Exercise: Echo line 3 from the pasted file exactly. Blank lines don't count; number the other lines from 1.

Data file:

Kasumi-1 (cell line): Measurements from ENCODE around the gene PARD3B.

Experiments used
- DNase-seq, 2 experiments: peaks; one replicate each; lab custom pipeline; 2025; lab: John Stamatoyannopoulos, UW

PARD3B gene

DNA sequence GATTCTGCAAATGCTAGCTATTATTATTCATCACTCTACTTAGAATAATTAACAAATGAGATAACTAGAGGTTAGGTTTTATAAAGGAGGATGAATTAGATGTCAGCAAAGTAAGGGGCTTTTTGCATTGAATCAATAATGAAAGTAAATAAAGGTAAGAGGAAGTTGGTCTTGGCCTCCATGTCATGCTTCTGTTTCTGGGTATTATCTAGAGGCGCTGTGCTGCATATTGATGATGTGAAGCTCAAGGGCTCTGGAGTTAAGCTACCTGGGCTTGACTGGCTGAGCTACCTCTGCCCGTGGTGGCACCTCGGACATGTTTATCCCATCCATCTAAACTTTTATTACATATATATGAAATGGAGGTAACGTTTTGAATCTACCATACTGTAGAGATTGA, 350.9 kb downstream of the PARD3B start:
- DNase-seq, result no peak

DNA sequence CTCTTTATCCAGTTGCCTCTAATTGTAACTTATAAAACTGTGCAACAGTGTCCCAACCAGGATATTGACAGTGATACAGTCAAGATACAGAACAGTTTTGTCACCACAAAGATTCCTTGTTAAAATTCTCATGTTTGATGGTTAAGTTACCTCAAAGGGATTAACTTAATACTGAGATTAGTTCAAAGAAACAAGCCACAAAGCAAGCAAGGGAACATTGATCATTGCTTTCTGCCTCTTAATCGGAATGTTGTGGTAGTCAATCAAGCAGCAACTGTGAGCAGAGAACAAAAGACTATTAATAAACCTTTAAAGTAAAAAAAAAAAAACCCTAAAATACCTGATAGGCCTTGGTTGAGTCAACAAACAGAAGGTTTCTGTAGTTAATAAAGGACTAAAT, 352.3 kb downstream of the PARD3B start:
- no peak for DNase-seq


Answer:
- DNase-seq, 2 experiments: peaks; one replicate each; lab custom pipeline; 2025; lab: John Stamatoyannopoulos, UW